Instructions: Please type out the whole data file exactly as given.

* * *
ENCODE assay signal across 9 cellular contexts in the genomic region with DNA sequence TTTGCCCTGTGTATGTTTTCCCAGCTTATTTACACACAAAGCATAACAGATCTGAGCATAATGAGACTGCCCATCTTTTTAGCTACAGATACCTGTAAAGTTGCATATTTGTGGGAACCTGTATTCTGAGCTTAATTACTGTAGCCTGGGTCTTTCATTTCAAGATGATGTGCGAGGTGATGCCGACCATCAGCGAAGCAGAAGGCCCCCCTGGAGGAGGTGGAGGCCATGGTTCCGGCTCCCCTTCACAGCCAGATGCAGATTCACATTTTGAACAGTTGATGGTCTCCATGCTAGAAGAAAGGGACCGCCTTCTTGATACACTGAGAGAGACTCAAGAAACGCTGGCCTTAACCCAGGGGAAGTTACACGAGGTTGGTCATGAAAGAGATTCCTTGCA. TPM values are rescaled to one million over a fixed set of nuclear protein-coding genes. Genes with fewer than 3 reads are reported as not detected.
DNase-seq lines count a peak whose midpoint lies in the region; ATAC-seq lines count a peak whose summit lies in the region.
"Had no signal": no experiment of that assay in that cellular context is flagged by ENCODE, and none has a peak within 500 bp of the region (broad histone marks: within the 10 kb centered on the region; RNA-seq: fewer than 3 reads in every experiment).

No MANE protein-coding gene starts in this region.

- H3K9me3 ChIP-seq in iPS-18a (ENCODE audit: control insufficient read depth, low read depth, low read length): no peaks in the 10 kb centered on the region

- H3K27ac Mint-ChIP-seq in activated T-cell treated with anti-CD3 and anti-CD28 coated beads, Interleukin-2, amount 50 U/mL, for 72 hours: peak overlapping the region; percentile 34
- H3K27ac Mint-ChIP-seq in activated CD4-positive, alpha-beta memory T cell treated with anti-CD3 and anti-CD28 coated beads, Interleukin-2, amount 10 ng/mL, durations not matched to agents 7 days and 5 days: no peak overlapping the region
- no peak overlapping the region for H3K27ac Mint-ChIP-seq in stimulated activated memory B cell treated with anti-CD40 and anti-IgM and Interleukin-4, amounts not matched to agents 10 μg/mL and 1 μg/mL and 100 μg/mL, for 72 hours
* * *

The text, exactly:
ENCODE assay signal across 9 cellular contexts in the genomic region with DNA sequence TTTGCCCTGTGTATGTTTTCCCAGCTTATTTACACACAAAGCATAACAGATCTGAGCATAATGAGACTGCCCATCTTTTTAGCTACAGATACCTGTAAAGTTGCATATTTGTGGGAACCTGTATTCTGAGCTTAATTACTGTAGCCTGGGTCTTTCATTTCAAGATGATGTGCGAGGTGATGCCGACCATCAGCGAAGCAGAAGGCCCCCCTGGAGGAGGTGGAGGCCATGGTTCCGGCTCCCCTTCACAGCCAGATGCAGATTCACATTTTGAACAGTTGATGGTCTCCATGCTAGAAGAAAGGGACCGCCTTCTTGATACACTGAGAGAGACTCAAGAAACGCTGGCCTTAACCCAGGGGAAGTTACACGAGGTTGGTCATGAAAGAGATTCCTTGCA. TPM values are rescaled to one million over a fixed set of nuclear protein-coding genes. Genes with fewer than 3 reads are reported as not detected.
DNase-seq lines count a peak whose midpoint lies in the region; ATAC-seq lines count a peak whose summit lies in the region.
"Had no signal": no experiment of that assay in that cellular context is flagged by ENCODE, and none has a peak within 500 bp of the region (broad histone marks: within the 10 kb centered on the region; RNA-seq: fewer than 3 reads in every experiment).

No MANE protein-coding gene starts in this region.

- H3K9me3 ChIP-seq in iPS-18a (ENCODE audit: control insufficient read depth, low read depth, low read length): no peaks in the 10 kb centered on the region

- H3K27ac Mint-ChIP-seq in activated T-cell treated with anti-CD3 and anti-CD28 coated beads, Interleukin-2, amount 50 U/mL, for 72 hours: peak overlapping the region; percentile 34
- H3K27ac Mint-ChIP-seq in activated CD4-positive, alpha-beta memory T cell treated with anti-CD3 and anti-CD28 coated beads, Interleukin-2, amount 10 ng/mL, durations not matched to agents 7 days and 5 days: no peak overlapping the region
- no peak overlapping the region for H3K27ac Mint-ChIP-seq in stimulated activated memory B cell treated with anti-CD40 and anti-IgM and Interleukin-4, amounts not matched to agents 10 μg/mL and 1 μg/mL and 100 μg/mL, for 72 hours